I was not always so supportive of The Hunger Games. In my freshman year of high school, I loved this film called “Battle Royale,” a Japanese film about a group of ninth graders randomly selected to participate in a fight to the death on a deserted island until one survivor remains. I saw “The Hunger Games” as something of a rip-off, and I let everyone know how I felt, how this small Japanese film will always outdo this Americanized version. “Battle Royale” still holds up today, but I found myself eating my words upon viewing the first film in the Hunger Games series. I immediately was enamored by not only the depth of the world, but also the enthralling protagonist. I was captivated by the minimalist shooting style that still had a blockbuster essence about it, and I immediately was hooked. I devoured the books more than once, and excitedly waited for the sequel. Cut to “The Hunger Games: Catching Fire”: the pinnacle of all book-to-movie adaptions for me, it followed so closely and was shot incredibly (I mean, insane, whoever can pull off dialogue scenes with IMAX cameras is a genius), and it set up perfectly for the penultimate chapter to the film saga. I admit, I wasn’t stoked for “The Hunger Games: Mockingjay – Part 1,” simply because I didn’t think there was going to be much going on besides dialogue and a few action scenes. I underestimated each bit of talent involved with this film.
Jennifer Lawrence, arguably one of the finest actresses of our generation, shines again as Katniss Everdeen. Fresh from her second run in a Hunger Games and separated from her love interest, Katniss is terrified and confused when she arrives in District 13, a district that had once been thought of as dead, and finds that the residents have been harboring fugitives and preparing for the rebellion long before her arrival. Lawrence’s performance in this film is dark and troubling, with each bombshell (figuratively and literally), chipping away at her humanity. Josh Hutcherson’s Peeta Mellark is not as present in this chapter, as he has been kidnapped by The Capitol and held to break Katniss down. Two newcomers I was greatly impressed by were Julianne Moore as President Coin and Natalie Dormer as Cressida. Neither come as a surprise, but Moore and Dormer each offer a new style to add to the immense repertoire already represented by the current cast. It doesn’t get much better than this.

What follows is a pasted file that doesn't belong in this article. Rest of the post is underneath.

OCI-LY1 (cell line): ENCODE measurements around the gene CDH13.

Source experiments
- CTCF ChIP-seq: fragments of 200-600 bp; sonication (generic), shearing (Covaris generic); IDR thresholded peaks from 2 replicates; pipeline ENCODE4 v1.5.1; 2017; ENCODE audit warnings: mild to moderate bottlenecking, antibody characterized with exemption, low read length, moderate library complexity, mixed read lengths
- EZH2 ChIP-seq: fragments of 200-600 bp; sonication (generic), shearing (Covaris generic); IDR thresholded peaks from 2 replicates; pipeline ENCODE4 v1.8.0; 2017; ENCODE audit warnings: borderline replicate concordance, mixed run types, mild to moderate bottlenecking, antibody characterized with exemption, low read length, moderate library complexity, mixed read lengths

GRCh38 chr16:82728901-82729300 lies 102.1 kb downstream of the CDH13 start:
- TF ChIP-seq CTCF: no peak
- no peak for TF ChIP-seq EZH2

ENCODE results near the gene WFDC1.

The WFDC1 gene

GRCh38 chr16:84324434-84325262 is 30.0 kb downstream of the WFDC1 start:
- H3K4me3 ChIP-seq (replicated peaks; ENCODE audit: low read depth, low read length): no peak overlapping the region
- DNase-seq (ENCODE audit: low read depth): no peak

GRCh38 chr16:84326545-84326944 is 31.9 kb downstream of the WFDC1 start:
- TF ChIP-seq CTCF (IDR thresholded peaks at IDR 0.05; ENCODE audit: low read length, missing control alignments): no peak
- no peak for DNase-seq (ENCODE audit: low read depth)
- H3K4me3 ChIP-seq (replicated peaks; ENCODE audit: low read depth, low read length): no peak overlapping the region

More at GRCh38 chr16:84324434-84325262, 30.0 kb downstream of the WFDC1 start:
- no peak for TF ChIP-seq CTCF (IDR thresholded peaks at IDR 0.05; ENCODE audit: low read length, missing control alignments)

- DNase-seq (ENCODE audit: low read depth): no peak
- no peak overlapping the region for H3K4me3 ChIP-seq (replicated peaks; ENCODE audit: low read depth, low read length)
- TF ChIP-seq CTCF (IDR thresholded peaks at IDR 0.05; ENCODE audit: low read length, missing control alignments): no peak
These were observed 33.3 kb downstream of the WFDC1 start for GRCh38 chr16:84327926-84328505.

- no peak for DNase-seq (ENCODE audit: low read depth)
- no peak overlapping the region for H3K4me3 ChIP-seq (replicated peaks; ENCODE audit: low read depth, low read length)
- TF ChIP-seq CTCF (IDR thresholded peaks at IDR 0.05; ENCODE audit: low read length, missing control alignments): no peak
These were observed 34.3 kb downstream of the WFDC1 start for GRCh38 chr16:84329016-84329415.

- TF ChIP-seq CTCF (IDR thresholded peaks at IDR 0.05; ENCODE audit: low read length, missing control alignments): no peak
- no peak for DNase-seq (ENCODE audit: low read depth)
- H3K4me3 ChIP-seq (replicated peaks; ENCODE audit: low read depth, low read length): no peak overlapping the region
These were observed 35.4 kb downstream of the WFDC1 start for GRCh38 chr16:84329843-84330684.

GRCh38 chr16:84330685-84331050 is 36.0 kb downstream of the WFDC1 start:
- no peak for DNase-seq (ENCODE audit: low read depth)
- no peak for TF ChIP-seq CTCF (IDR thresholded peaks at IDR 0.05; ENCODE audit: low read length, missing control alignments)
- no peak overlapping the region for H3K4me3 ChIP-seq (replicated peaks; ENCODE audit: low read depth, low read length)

What I find so enthralling about each Hunger Games film, is that it’s able to embellish a different style of filmmaking to convey the different themes and feelings of each book. This ranges from the cameras on which each film was shot (each film utilizing a different style including 35mm film, 70mm IMAX film, and digital for this installment) to the editing styles and color palettes offered with each setting and situation. Even the placement of the title card of the film and the font of the credits indicate a shift in styles and tones. Director Francis Lawrence knows how to transition with these well and how to appropriately direct each scene with a gradual shift from what he portrayed in the previous film to what he wants out of this film.
I never found myself bored in “The Hunger Games: Mockingjay – Part 1,” but as the first portion of a two-part storyline, it’s the slowest chapter of any of the Hunger Games films and will no doubt turn some off at it’s slow burn pace leading to Part 2. But what needs to be kept in mind is how these types of movies work: never once have I seen a film marked “Part 1” that is filled with thrills and consistent action all the way through, and I think that the slow burn nature of this film will make the action and emotion in Part 2 even more satisfying, much like it did for Harry Potter and the Deathly Hallows.
My expectations were completely exceeded with “The Hunger Games: Mockingjay – Part 1.” I expected the film to be a dull, cash-grabbing lead-up to the finale of the series, but what at present is a completely capable, exceptionally directed, wonderfully acted slow burn lead up to what will be a spectacular finale. Jennifer Lawrence is as good as ever in the lead role, and the new roles filled by Julianne Moore and Natalie Dormer give the female characters even more empowerment than what was already present. Whatever expectations I had for the film were thrown back in my face by the amazing talent involved with this film from the cast, to the director, to the author, and frankly, I should’ve known better.
Directed by: Francis Lawrence
Starring: Jennifer Lawrence, Josh Hutcherson, Liam Hemsworth, Woody Harrelson, Phillip Seymour Hoffman, Julianne Moore, Elizabeth Banks, Jeffrey Wright, with Stanley Tucci, and Donald Sutherland, Willow Shields, Sam Claflin, Jena Malone, Mahershala Ali, Natalie Dormer, Paula Malcomson, and Patina Miller.
Runtime: 126 minutes
Rating: PG-13 for intense sequences of violence and action, some disturbing images and thematic material.
Lionsgate presents, a Color Force/Lionsgate production, “The Hunger Games: Mockingjay – Part 1”